A sudden hit from above, and the swan’s wings beat above the girl. His webbed feet caress her thighs, and he catches her in the nape of his neck. Her fingers cannot push his feather from her thighs. A shudder in his loins impregnates her and foreshadows the burning wall and Agamemnon’s death. The speaker asks her whether she accessed his knowledge as well as his power before he let her drop.
This is the most famous poem in the collection, and its most intense and immediate in terms of imagery. The myth of Leda and the Swan is a familiar one from Classical mythology. Zeus fell in love with a mortal, Leda the Trojan queen, and raped her while taking on the form of a swan to protect his identity. She became pregnant with Helen of Troy. That Helen was part goddess helps to explain how her beauty brought about the destruction of two civilizations. Despite its ABAB rhyme scheme, the poem maintains a breathlessness that is partially due to enjambment, a poetic technique that Yeats uses liberally in this collection.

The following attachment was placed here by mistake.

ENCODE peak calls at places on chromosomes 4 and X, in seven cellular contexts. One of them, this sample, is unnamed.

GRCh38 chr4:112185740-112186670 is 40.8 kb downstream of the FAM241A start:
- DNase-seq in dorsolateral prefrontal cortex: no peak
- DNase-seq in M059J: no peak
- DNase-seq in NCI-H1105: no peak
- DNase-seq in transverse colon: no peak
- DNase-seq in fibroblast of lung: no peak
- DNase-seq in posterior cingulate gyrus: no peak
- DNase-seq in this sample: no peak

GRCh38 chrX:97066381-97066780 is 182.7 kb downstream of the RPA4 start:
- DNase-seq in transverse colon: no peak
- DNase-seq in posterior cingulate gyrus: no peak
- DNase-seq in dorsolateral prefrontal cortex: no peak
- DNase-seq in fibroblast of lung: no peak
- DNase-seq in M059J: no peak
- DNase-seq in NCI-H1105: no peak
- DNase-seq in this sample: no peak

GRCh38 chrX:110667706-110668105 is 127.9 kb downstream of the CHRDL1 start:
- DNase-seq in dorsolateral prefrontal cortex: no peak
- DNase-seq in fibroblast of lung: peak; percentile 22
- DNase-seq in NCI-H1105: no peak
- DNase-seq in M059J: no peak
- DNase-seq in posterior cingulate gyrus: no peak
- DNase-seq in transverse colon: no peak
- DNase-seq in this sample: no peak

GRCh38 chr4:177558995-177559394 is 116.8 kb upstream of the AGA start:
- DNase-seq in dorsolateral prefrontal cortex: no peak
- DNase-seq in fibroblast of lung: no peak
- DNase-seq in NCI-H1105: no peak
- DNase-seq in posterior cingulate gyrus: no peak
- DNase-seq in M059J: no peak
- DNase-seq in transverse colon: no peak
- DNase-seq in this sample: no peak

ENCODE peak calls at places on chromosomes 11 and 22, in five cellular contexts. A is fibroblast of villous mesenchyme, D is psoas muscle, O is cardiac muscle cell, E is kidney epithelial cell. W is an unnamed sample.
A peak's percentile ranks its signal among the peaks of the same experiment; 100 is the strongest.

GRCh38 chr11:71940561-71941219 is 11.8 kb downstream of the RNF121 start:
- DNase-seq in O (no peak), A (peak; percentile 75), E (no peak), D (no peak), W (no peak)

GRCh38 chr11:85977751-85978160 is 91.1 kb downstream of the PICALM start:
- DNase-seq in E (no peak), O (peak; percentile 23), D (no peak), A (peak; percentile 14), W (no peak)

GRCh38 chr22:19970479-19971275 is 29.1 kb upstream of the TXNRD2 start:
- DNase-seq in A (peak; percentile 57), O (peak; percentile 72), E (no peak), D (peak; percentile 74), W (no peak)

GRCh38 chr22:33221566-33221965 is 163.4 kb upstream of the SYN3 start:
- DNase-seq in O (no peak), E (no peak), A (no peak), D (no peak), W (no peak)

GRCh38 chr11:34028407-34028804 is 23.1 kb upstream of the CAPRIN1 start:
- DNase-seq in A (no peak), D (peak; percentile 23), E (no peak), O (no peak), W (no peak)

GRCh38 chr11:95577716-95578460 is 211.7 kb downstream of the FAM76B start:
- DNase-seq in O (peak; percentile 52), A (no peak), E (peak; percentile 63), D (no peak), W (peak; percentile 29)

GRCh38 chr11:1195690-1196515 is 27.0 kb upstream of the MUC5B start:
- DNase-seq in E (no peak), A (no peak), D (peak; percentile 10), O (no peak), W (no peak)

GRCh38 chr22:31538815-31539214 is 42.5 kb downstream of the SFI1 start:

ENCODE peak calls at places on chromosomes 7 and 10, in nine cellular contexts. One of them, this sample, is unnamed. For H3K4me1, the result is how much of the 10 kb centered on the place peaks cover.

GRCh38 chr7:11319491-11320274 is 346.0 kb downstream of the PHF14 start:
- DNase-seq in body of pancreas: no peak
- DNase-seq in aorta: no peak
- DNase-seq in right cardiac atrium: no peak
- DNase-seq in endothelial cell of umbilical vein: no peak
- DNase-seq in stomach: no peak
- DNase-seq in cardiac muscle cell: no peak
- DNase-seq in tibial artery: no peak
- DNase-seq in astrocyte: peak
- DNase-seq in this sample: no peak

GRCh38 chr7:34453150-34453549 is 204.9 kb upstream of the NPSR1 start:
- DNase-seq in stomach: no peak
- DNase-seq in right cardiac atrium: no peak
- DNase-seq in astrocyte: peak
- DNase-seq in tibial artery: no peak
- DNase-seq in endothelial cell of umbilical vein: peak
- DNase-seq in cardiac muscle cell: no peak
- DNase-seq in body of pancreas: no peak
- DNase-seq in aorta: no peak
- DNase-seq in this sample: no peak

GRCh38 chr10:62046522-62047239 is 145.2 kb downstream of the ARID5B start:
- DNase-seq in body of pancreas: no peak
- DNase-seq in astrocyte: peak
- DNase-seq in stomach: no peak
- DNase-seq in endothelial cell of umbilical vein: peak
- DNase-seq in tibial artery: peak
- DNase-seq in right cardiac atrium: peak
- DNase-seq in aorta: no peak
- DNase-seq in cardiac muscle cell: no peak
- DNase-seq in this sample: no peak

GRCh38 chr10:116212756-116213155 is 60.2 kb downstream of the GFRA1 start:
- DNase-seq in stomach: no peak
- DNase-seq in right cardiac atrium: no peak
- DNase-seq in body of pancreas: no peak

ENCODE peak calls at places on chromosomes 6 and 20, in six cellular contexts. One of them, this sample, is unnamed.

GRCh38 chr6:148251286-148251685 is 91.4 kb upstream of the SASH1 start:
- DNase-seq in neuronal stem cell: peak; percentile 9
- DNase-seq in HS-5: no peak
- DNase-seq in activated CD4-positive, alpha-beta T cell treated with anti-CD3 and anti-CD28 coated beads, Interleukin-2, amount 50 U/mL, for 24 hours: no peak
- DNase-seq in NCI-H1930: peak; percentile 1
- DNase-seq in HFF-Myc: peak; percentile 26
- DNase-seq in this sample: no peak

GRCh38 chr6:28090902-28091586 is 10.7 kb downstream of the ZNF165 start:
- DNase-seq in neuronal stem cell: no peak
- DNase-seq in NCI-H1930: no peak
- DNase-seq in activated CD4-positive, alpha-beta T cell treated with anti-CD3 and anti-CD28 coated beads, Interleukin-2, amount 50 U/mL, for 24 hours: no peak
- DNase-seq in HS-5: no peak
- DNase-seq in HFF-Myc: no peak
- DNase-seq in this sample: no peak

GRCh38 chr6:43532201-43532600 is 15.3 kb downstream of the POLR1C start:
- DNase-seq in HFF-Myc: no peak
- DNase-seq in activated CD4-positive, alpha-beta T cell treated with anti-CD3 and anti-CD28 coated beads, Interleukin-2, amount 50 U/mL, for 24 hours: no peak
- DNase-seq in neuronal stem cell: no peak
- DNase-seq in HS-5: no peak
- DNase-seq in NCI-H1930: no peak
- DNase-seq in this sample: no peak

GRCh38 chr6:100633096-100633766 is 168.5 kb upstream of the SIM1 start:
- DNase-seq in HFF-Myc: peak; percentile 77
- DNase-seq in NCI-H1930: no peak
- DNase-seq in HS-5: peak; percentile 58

The impregnation in this poem has many layers. There is the physical impregnation of the girl with a daughter, but also the sense that her womb holds the blueprint for the entire Trojan War. Therefore even the rape takes on a sort of inevitability, similar to the events that the still unborn Helen will cause.